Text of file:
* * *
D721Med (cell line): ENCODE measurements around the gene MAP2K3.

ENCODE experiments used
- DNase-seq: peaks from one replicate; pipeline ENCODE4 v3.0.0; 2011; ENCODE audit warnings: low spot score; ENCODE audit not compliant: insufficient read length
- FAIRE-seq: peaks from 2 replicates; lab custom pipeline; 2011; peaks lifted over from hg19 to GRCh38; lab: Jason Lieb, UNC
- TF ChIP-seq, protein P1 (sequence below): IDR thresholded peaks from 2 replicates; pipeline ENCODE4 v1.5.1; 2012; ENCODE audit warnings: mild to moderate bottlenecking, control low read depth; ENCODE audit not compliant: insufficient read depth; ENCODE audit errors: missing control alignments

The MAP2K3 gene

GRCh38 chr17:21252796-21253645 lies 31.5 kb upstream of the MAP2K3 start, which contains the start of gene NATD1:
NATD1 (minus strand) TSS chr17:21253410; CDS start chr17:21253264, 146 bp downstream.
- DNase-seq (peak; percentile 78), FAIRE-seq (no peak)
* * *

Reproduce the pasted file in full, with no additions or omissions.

D721Med (cell line): ENCODE measurements around the gene MAP2K3.

ENCODE experiments used
- DNase-seq: peaks from one replicate; pipeline ENCODE4 v3.0.0; 2011; ENCODE audit warnings: low spot score; ENCODE audit not compliant: insufficient read length
- FAIRE-seq: peaks from 2 replicates; lab custom pipeline; 2011; peaks lifted over from hg19 to GRCh38; lab: Jason Lieb, UNC
- TF ChIP-seq, protein P1 (sequence below): IDR thresholded peaks from 2 replicates; pipeline ENCODE4 v1.5.1; 2012; ENCODE audit warnings: mild to moderate bottlenecking, control low read depth; ENCODE audit not compliant: insufficient read depth; ENCODE audit errors: missing control alignments

The MAP2K3 gene

GRCh38 chr17:21252796-21253645 lies 31.5 kb upstream of the MAP2K3 start, which contains the start of gene NATD1:
NATD1 (minus strand) TSS chr17:21253410; CDS start chr17:21253264, 146 bp downstream.
- DNase-seq (peak; percentile 78), FAIRE-seq (no peak)